(LGBT) relationship, playing the field

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Wolfie1417
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I’m (20f) in a long term relationship but I want to experience other people and be young before I settle down.

Hi, so I’m currently going into year three of my degree at uni with my girlfriend (f21). She’s graduated already (as she’s a year older) but we’ve moved in together for this coming year. We’ve been together for nearly two years now (pretty much the duration of my uni life).

The thing is, I planned on messing around and not really getting into a relationship at the start of uni, but we hit it off instantly and here I am, in a serious relationship.

I’m having feelings of regret and I feel like I want to ‘play the field’ (but not go crazy). I just crave new experiences and new sexual partners- although I love my girlfriend, she’s had this and I haven’t- which I don’t have an issue with, but the feeling’s starting to become stifling. Plus, the sex with her isn’t great.

Not really sure what else to say, but we had a wobble recently and my friends and parents expected me to break up with her (which I didn’t, as I still do love her). Anyway, we’re trying again but I’m wondering if it’s time to move on although I still love her?

For reference, I’m repeating second year as I put myself second to her emotional and physical needs (she’s been ill and has needed taking care of, which isn’t her fault, obviously). But now she’s better, some things need to change. I’ve spoken to her about it and we agreed she’d change the habits that make life more stressful for me, and she’d help out more around the house etc.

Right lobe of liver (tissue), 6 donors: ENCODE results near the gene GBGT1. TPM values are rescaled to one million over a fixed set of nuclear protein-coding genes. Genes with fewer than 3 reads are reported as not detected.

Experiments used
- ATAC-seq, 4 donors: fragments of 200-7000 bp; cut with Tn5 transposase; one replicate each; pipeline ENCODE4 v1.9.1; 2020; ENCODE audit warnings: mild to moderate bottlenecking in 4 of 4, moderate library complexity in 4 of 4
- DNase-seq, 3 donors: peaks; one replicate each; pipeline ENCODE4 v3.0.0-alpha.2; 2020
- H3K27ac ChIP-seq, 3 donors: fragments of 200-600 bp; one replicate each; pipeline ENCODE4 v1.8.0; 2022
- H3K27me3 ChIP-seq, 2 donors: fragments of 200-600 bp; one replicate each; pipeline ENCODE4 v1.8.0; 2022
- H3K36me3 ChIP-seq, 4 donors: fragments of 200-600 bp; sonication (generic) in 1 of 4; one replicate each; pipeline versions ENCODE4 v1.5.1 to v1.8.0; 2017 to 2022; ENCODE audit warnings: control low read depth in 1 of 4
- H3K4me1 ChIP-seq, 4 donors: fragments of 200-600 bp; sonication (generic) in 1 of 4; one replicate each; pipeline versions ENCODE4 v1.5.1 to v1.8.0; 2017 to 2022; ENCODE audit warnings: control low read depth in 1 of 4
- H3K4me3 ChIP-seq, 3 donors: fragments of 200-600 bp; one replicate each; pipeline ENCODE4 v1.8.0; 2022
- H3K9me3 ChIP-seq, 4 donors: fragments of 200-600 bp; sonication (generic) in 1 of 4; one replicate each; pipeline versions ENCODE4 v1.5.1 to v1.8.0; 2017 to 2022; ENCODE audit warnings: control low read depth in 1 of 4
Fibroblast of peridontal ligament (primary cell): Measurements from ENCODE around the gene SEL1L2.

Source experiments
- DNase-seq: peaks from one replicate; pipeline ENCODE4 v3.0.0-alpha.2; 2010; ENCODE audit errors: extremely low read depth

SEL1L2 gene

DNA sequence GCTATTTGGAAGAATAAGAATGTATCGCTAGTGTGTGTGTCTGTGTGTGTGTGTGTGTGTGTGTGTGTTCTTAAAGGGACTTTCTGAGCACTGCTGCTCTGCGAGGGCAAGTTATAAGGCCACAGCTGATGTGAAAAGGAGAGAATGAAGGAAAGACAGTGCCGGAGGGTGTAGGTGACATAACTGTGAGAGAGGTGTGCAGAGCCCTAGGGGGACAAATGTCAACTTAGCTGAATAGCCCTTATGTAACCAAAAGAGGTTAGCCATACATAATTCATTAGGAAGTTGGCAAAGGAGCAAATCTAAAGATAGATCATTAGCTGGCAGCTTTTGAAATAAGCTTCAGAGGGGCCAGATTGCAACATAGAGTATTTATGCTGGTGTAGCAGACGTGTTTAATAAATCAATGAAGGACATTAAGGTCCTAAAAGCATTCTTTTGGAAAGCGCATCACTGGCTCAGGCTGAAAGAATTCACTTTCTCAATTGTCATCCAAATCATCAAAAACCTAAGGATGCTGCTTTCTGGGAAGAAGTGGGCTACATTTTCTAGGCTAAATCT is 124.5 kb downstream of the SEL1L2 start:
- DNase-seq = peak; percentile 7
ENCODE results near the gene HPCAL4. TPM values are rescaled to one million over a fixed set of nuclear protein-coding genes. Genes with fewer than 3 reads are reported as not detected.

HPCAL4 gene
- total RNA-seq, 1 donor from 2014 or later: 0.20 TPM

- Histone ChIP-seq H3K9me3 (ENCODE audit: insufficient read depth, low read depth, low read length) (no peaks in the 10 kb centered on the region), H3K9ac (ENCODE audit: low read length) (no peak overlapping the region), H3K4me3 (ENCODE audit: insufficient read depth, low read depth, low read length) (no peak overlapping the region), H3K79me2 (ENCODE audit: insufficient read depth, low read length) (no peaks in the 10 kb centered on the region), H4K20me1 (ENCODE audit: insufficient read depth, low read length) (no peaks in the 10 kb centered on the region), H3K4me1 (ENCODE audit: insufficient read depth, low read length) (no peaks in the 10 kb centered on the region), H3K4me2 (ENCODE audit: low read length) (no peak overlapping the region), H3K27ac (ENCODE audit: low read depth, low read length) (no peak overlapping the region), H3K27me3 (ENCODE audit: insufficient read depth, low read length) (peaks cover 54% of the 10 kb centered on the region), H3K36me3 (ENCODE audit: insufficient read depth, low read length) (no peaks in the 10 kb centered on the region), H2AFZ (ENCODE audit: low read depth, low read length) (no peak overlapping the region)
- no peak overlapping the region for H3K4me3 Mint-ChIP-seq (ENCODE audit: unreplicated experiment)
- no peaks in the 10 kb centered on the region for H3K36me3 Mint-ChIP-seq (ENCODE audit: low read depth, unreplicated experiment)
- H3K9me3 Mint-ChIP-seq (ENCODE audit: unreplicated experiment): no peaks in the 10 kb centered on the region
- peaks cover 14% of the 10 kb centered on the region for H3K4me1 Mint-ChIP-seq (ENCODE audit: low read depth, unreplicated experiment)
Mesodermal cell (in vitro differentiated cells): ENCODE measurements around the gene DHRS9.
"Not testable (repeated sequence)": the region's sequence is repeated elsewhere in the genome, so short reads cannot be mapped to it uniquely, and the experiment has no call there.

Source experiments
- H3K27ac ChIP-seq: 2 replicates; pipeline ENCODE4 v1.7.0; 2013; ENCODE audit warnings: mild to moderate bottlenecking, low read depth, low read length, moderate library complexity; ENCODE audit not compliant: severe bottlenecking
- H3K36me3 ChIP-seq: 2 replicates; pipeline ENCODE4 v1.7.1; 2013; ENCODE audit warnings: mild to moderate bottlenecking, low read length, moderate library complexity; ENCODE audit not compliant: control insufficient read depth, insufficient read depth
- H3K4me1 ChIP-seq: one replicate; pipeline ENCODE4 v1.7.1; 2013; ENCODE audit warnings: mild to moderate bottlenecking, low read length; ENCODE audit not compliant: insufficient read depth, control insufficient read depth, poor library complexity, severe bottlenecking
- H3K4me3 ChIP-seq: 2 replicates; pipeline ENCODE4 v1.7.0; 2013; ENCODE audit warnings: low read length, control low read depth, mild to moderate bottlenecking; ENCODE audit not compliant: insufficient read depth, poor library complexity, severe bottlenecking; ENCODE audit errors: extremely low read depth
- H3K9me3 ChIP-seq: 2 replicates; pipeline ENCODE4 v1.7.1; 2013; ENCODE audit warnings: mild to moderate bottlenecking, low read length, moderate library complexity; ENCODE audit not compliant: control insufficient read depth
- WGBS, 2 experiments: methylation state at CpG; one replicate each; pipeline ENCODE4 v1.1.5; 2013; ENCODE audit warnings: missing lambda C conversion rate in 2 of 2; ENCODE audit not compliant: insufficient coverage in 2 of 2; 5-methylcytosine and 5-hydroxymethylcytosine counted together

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Pugsly
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It is a difficult situation that young couples find themselves in often, and it will take some serious soul-searching and backbone-engaging to overcome. It's evident that you love this woman, and have been committed to helping her get through some tough times. I would be interested in hearing what she brings to the relationship, or what it is you expect of her now that her time of need has passed - and whether she is working on it.

Otherwise, I'm going to rock the boat and state that it's called the "seven-year itch" for a reason. A lot of situations in which one partner has had less experience, do end up facing the dilemma of FOMO and missed opportunities when looking down the barrel of a potentially life-long commitment. Some people can get past it, some put on a strong face and suck it up, some end up going behind their back and some end up breaking it off. I am sorry to say it will likely always be in the back of your mind - all the fun hijinks you could have been getting up to when you look back at 30.

I suppose it comes down to a simple decision; do you really love this woman for her, or for you? Is your fear of being single greater than your desire to explore your sexuality? Can you let go someone you truly love, to throw yourself to the wind and start from scratch? I can't tell you what to do, but you need to dig deep and think about how strong you can be in your own skin whichever path you chose. If you do choose to leave, don't skirt around it - be direct and honest, and commit to your decision. Once you put it out there that you're "thinking of leaving" it will only get more complicated should you end up staying.

Good luck.
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